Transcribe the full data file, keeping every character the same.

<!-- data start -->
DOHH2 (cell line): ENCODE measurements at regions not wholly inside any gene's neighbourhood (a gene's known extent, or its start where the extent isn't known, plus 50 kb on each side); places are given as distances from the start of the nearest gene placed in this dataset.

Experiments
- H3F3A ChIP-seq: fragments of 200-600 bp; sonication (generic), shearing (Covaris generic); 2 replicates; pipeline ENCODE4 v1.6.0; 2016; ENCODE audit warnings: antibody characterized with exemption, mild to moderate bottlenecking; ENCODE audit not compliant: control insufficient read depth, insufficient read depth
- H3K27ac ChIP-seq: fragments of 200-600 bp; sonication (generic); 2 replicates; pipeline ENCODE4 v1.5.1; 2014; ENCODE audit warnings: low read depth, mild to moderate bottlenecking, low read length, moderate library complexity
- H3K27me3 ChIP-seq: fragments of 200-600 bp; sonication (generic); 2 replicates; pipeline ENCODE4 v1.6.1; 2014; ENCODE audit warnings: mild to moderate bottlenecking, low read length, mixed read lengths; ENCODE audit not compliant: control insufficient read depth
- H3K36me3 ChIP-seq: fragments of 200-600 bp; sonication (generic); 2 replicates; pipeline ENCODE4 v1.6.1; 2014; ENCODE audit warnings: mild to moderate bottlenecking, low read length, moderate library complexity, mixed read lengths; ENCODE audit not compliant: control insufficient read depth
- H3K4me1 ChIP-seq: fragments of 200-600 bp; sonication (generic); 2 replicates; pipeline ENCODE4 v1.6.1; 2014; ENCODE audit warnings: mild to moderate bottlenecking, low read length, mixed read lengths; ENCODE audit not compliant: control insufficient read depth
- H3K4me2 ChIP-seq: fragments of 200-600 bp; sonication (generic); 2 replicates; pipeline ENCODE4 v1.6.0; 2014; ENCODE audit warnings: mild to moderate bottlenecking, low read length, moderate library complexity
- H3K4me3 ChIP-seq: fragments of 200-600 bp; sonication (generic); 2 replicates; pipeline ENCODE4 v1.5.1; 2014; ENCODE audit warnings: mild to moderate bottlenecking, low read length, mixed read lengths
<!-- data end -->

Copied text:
DOHH2 (cell line): ENCODE measurements at regions not wholly inside any gene's neighbourhood (a gene's known extent, or its start where the extent isn't known, plus 50 kb on each side); places are given as distances from the start of the nearest gene placed in this dataset.

Experiments
- H3F3A ChIP-seq: fragments of 200-600 bp; sonication (generic), shearing (Covaris generic); 2 replicates; pipeline ENCODE4 v1.6.0; 2016; ENCODE audit warnings: antibody characterized with exemption, mild to moderate bottlenecking; ENCODE audit not compliant: control insufficient read depth, insufficient read depth
- H3K27ac ChIP-seq: fragments of 200-600 bp; sonication (generic); 2 replicates; pipeline ENCODE4 v1.5.1; 2014; ENCODE audit warnings: low read depth, mild to moderate bottlenecking, low read length, moderate library complexity
- H3K27me3 ChIP-seq: fragments of 200-600 bp; sonication (generic); 2 replicates; pipeline ENCODE4 v1.6.1; 2014; ENCODE audit warnings: mild to moderate bottlenecking, low read length, mixed read lengths; ENCODE audit not compliant: control insufficient read depth
- H3K36me3 ChIP-seq: fragments of 200-600 bp; sonication (generic); 2 replicates; pipeline ENCODE4 v1.6.1; 2014; ENCODE audit warnings: mild to moderate bottlenecking, low read length, moderate library complexity, mixed read lengths; ENCODE audit not compliant: control insufficient read depth
- H3K4me1 ChIP-seq: fragments of 200-600 bp; sonication (generic); 2 replicates; pipeline ENCODE4 v1.6.1; 2014; ENCODE audit warnings: mild to moderate bottlenecking, low read length, mixed read lengths; ENCODE audit not compliant: control insufficient read depth
- H3K4me2 ChIP-seq: fragments of 200-600 bp; sonication (generic); 2 replicates; pipeline ENCODE4 v1.6.0; 2014; ENCODE audit warnings: mild to moderate bottlenecking, low read length, moderate library complexity
- H3K4me3 ChIP-seq: fragments of 200-600 bp; sonication (generic); 2 replicates; pipeline ENCODE4 v1.5.1; 2014; ENCODE audit warnings: mild to moderate bottlenecking, low read length, mixed read lengths